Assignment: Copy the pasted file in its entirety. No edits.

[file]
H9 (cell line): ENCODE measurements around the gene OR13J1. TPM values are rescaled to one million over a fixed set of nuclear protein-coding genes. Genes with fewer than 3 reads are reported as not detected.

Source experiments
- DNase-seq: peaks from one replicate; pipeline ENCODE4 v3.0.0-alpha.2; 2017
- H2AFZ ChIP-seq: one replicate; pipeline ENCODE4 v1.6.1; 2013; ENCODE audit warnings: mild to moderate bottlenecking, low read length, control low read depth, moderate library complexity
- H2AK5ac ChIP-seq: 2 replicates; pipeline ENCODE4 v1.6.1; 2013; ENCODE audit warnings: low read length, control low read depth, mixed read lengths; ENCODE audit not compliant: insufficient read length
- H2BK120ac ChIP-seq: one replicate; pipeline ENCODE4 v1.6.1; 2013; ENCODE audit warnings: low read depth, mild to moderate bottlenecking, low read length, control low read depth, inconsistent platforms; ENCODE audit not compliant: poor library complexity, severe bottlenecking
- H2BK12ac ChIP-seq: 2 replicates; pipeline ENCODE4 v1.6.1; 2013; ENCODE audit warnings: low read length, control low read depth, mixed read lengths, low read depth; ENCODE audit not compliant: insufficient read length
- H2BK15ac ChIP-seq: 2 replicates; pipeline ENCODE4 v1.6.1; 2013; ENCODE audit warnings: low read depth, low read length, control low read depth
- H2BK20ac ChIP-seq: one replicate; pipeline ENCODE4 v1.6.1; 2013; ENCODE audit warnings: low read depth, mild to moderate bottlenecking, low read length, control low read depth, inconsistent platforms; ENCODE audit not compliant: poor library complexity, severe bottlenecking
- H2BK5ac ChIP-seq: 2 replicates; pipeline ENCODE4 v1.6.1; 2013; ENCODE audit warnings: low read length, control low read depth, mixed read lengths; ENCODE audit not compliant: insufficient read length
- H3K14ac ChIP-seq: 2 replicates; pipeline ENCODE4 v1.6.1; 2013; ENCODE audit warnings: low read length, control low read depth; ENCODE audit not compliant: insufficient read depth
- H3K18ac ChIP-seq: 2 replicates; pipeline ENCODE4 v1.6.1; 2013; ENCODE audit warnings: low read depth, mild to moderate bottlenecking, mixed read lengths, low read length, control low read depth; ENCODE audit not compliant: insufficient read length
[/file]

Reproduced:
H9 (cell line): ENCODE measurements around the gene OR13J1. TPM values are rescaled to one million over a fixed set of nuclear protein-coding genes. Genes with fewer than 3 reads are reported as not detected.

Source experiments
- DNase-seq: peaks from one replicate; pipeline ENCODE4 v3.0.0-alpha.2; 2017
- H2AFZ ChIP-seq: one replicate; pipeline ENCODE4 v1.6.1; 2013; ENCODE audit warnings: mild to moderate bottlenecking, low read length, control low read depth, moderate library complexity
- H2AK5ac ChIP-seq: 2 replicates; pipeline ENCODE4 v1.6.1; 2013; ENCODE audit warnings: low read length, control low read depth, mixed read lengths; ENCODE audit not compliant: insufficient read length
- H2BK120ac ChIP-seq: one replicate; pipeline ENCODE4 v1.6.1; 2013; ENCODE audit warnings: low read depth, mild to moderate bottlenecking, low read length, control low read depth, inconsistent platforms; ENCODE audit not compliant: poor library complexity, severe bottlenecking
- H2BK12ac ChIP-seq: 2 replicates; pipeline ENCODE4 v1.6.1; 2013; ENCODE audit warnings: low read length, control low read depth, mixed read lengths, low read depth; ENCODE audit not compliant: insufficient read length
- H2BK15ac ChIP-seq: 2 replicates; pipeline ENCODE4 v1.6.1; 2013; ENCODE audit warnings: low read depth, low read length, control low read depth
- H2BK20ac ChIP-seq: one replicate; pipeline ENCODE4 v1.6.1; 2013; ENCODE audit warnings: low read depth, mild to moderate bottlenecking, low read length, control low read depth, inconsistent platforms; ENCODE audit not compliant: poor library complexity, severe bottlenecking
- H2BK5ac ChIP-seq: 2 replicates; pipeline ENCODE4 v1.6.1; 2013; ENCODE audit warnings: low read length, control low read depth, mixed read lengths; ENCODE audit not compliant: insufficient read length
- H3K14ac ChIP-seq: 2 replicates; pipeline ENCODE4 v1.6.1; 2013; ENCODE audit warnings: low read length, control low read depth; ENCODE audit not compliant: insufficient read depth
- H3K18ac ChIP-seq: 2 replicates; pipeline ENCODE4 v1.6.1; 2013; ENCODE audit warnings: low read depth, mild to moderate bottlenecking, mixed read lengths, low read length, control low read depth; ENCODE audit not compliant: insufficient read length